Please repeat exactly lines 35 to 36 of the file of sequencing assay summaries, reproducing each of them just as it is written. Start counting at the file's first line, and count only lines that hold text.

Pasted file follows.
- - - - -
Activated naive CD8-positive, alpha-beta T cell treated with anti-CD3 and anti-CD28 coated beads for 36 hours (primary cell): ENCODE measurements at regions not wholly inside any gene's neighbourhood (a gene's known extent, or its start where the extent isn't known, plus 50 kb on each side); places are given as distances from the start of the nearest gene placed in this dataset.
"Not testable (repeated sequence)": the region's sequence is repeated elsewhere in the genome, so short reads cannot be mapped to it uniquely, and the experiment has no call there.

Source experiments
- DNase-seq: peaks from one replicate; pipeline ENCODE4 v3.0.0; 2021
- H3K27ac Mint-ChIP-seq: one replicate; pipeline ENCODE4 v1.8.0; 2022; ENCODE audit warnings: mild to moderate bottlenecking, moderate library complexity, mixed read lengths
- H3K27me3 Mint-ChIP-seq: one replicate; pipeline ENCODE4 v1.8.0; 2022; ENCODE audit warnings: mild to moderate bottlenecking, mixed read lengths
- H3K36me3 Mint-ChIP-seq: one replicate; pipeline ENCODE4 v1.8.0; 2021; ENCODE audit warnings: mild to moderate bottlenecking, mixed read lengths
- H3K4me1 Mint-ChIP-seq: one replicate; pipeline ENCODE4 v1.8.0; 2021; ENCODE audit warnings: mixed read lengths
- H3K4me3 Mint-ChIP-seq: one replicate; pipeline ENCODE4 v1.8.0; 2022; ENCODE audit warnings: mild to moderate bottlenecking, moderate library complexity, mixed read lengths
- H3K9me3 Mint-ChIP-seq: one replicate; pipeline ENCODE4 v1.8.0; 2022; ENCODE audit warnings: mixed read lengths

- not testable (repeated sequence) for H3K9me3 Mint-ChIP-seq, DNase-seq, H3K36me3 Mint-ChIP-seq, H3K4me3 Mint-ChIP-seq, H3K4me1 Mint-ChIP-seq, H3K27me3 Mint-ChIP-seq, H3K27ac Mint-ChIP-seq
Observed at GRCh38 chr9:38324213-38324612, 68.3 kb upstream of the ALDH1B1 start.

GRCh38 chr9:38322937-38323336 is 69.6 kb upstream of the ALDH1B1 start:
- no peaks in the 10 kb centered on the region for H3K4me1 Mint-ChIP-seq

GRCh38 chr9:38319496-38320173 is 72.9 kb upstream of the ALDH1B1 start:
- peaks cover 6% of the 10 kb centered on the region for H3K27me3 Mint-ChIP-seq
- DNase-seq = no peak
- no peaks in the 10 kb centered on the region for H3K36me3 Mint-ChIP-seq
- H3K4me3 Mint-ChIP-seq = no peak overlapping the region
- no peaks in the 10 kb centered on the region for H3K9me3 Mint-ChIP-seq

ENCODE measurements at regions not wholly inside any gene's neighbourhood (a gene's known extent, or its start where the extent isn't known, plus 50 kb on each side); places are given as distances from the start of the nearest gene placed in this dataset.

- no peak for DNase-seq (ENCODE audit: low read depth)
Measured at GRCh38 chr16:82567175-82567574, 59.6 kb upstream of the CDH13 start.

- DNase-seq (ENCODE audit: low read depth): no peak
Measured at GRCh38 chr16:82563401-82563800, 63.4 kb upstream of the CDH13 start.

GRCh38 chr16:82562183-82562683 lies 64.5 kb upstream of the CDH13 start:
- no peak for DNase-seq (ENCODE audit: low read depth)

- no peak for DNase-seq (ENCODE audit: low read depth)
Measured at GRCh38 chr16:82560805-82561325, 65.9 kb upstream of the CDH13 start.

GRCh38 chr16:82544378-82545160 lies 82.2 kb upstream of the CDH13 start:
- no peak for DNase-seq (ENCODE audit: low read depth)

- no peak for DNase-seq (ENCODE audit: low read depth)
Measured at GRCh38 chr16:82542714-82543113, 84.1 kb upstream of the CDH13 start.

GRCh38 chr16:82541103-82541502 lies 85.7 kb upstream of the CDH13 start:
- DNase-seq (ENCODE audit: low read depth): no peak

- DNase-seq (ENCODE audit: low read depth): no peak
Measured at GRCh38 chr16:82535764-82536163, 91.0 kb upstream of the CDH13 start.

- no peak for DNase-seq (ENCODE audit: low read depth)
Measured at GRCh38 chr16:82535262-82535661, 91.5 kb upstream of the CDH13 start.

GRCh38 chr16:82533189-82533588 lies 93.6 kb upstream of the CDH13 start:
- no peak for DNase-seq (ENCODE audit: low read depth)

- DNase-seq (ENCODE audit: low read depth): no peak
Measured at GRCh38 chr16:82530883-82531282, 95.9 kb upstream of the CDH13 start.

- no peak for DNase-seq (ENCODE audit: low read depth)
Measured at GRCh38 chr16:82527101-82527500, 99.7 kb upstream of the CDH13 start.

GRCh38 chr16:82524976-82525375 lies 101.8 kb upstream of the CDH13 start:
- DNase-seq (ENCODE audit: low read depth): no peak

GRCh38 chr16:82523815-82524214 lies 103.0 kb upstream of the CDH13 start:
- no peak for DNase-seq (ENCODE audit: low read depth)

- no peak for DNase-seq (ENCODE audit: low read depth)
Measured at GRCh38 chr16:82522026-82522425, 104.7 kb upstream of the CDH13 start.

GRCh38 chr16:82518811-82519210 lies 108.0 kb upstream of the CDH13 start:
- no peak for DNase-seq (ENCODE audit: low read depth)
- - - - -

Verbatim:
- DNase-seq (ENCODE audit: low read depth): no peak

- DNase-seq (ENCODE audit: low read depth): no peak